Seniors experience a variety of physical and emotional challenges as they age. These can include not only the emotional void left by the departure of adult children from their home and the death of a beloved spouse or other loved ones but just as commonly the physical challenges that go along with aging such as difficulties with mobility, vision and hearing.
Pets, and specifically dogs, can be invaluable companions to help Seniors navigate all of these potential obstacles that they may inevitably face in their golden years by providing much-needed daily companionship and love to Seniors whose spouse has passed or whose adult children have moved out of the house, and just as importantly, assisting Seniors with daily tasks that they can no longer manage themselves.
What Are Service Dogs?
According to the Americans with Disabilities Act (ADA), service animals are defined as follows:
Service animals are defined as dogs that are individually trained to do work or perform tasks for people with disabilities not only in the privacy of their own home but in public facilities as well. Examples of such work or tasks include guiding people who are blind, alerting people who are deaf, pulling a wheelchair, alerting and protecting a person who is having a seizure and reminding a person with mental illness to take prescribed medications.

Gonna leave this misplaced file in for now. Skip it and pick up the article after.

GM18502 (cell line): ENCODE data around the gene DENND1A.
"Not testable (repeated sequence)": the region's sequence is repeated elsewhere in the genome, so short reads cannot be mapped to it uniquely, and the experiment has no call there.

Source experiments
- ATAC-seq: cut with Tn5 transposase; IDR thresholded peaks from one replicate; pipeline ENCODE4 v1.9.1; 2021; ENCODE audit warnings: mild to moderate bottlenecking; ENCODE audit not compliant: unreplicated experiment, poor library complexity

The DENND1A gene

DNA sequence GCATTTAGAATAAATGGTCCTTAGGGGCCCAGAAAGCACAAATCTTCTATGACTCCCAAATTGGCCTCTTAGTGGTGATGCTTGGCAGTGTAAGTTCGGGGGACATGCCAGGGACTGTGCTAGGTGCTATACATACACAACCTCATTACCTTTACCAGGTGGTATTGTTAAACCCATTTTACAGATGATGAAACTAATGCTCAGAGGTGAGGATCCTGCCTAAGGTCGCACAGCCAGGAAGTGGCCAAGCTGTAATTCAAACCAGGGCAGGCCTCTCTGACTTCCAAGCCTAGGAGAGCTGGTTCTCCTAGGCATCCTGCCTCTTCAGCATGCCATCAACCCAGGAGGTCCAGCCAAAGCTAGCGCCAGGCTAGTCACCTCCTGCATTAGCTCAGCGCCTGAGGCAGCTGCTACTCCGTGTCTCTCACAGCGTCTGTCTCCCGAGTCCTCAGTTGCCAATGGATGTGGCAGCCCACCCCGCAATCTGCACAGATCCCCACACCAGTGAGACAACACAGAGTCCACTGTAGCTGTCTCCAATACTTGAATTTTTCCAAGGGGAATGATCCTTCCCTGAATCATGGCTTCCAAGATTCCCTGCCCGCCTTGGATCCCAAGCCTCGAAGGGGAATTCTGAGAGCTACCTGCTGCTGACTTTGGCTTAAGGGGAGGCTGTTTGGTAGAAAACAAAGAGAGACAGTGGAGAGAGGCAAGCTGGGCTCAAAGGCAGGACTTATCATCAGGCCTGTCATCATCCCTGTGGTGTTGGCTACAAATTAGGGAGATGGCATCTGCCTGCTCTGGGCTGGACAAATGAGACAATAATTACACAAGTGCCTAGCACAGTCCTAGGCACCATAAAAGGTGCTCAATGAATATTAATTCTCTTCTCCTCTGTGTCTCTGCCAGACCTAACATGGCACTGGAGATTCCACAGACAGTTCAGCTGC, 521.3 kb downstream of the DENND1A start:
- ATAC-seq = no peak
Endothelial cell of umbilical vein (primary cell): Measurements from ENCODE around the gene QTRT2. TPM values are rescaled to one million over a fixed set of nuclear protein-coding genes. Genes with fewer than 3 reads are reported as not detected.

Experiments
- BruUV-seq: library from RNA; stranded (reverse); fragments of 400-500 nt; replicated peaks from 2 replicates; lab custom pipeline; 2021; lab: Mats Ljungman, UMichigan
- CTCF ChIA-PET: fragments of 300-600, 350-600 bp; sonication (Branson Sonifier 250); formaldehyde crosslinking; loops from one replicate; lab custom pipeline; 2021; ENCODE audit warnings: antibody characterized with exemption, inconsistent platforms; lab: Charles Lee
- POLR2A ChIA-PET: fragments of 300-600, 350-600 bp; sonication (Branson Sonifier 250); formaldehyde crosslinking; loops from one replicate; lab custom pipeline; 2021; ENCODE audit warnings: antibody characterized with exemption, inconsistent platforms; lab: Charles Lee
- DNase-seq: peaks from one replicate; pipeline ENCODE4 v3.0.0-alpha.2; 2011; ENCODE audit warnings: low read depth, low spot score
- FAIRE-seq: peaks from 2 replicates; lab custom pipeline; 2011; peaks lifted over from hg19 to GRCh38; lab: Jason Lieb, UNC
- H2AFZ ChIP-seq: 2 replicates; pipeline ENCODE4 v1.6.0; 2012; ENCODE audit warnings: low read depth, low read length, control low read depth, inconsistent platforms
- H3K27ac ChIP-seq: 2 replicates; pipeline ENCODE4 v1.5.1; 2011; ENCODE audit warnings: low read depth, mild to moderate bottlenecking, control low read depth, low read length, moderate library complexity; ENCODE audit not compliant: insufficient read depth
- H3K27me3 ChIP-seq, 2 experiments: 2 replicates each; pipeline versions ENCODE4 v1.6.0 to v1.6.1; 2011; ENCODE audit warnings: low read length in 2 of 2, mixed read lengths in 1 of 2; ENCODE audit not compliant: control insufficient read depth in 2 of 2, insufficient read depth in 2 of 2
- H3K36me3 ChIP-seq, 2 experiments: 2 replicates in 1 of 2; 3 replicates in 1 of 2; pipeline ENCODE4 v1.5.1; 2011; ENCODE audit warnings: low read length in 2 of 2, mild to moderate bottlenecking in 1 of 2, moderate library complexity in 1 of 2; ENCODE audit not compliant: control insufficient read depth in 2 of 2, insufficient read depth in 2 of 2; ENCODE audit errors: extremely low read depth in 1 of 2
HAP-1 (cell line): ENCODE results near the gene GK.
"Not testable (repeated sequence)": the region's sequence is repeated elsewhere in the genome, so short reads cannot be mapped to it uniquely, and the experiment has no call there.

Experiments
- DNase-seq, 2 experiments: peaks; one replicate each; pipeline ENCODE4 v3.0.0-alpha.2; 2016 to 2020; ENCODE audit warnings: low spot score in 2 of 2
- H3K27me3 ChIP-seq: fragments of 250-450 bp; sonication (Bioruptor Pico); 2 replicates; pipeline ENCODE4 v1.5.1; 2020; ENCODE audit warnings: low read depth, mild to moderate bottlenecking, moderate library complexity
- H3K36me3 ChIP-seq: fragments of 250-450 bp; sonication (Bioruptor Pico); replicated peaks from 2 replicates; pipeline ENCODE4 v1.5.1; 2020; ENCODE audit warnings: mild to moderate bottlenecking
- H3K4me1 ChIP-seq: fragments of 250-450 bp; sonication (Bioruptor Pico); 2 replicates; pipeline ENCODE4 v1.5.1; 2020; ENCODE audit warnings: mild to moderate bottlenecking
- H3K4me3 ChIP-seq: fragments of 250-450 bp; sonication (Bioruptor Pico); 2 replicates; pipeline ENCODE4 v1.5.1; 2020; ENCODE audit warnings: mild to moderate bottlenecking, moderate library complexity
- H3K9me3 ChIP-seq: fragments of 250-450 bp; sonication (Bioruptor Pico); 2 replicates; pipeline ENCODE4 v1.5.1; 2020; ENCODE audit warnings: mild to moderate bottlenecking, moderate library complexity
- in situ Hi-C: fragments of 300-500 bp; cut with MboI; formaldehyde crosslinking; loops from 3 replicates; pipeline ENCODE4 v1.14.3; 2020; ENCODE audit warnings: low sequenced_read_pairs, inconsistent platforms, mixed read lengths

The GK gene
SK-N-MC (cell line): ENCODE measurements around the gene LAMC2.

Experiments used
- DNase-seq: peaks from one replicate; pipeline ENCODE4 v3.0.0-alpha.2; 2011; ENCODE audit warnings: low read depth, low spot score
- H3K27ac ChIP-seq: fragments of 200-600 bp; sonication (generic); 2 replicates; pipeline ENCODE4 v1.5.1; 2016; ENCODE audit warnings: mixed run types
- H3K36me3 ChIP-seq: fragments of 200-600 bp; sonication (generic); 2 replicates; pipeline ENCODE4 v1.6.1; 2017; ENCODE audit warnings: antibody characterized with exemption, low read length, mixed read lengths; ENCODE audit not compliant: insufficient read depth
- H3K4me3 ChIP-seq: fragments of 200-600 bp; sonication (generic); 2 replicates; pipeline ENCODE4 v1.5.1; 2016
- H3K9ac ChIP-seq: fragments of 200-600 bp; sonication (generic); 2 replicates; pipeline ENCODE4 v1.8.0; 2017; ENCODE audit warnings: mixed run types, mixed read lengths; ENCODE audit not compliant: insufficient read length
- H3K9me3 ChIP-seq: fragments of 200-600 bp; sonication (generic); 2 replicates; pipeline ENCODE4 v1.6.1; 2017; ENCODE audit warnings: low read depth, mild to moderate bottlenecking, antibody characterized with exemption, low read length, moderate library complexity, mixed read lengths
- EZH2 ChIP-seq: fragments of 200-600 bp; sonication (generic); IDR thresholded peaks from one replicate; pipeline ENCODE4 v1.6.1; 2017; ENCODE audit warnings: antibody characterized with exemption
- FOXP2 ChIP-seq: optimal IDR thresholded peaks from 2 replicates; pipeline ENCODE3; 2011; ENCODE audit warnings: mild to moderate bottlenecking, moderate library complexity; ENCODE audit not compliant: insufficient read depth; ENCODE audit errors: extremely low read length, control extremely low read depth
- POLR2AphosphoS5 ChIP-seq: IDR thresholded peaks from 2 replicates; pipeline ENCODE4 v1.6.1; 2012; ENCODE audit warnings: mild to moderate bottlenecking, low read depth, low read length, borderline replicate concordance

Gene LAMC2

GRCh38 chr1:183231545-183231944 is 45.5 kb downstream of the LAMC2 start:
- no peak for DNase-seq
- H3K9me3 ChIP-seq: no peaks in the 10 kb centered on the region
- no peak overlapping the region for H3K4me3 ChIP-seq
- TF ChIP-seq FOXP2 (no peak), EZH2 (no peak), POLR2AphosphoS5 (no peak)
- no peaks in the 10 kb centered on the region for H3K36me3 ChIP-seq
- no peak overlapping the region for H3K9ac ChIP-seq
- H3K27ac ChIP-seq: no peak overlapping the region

How Can The Pet Health Matching Account Ease The Financial Burden Of Owning Service Dogs?
How Your Service Dog Will Qualify For A $2,000 PHMA® Credit
Service dogs must meet certain criteria and complete the proper training to qualify as a service dog. The type of training that a service animal needs will depend on the type of service animal. Typically, there are 8 types of service dogs that will each have to learn and demonstrate the required skill sets during their training to qualify as a service dog.
- Guide Dogs
- Hearing Dogs
- Diabetic Alert Dogs
- Mobility Assistance Dogs
- Seizure Response Dogs
- Autism Support Dogs
- Allergy Detection Dogs
- Psychiatric Service Dogs
PHMA® owners may use up to $2,000 of their current PHMA® account balance for the purchase and training costs of their service dog. To qualify, PHMA® owners must submit a recommendation letter from their primary care physician (MD only) that explains the need for a service dog as well as completing and submitting the PHMAS® mail-in reimbursement form and an itemized receipt showing expenses incurred during the training program as well as proof that the training program was completed.
Sources: https://lendedu.com/blog/service-dog-insurance and https://usserviceanimals.org/blog/service-dog-for-the-elderly
The PHMA® Pet Medical Reimbursement Visa® Prepaid Card is issued pursuant to a license from the Visa® U.S.A Inc.
Card may not be used everywhere Visa® debit cards are accepted. See Cardholder Agreement for list of eligible goods, services and merchants.